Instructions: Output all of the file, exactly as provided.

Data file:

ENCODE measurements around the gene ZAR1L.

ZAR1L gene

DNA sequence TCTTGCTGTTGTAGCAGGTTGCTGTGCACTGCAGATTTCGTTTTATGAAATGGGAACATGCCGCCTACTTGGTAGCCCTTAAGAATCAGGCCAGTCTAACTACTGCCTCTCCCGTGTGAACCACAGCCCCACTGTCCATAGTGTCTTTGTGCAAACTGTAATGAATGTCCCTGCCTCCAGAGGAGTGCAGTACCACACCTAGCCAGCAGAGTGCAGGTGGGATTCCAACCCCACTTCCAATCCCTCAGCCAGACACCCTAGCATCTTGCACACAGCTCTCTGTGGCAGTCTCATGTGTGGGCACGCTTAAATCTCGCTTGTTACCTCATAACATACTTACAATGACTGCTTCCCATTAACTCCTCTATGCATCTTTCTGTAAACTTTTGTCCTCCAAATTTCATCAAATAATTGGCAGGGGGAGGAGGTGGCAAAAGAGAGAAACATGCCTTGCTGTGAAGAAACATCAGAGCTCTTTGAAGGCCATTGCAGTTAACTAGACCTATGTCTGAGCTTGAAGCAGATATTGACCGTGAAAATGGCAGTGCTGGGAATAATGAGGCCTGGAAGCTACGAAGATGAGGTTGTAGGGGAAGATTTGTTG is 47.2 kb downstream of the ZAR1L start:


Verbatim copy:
ENCODE measurements around the gene ZAR1L.

ZAR1L gene

DNA sequence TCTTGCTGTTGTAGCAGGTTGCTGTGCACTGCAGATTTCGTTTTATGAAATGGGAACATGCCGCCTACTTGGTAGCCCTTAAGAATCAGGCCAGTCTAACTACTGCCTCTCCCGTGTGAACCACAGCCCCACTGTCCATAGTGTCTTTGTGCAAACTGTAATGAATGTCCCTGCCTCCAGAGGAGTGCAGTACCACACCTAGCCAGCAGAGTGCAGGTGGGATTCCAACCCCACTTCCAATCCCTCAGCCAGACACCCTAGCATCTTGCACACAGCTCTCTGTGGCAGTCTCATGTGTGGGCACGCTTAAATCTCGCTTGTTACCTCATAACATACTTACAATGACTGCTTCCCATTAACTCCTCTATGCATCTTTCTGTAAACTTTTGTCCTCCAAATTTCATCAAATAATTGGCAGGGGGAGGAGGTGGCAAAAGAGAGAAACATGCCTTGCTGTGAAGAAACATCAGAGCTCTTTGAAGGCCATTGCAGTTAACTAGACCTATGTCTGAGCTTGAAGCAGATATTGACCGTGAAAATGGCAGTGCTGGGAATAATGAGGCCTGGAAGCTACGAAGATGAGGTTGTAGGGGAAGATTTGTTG is 47.2 kb downstream of the ZAR1L start: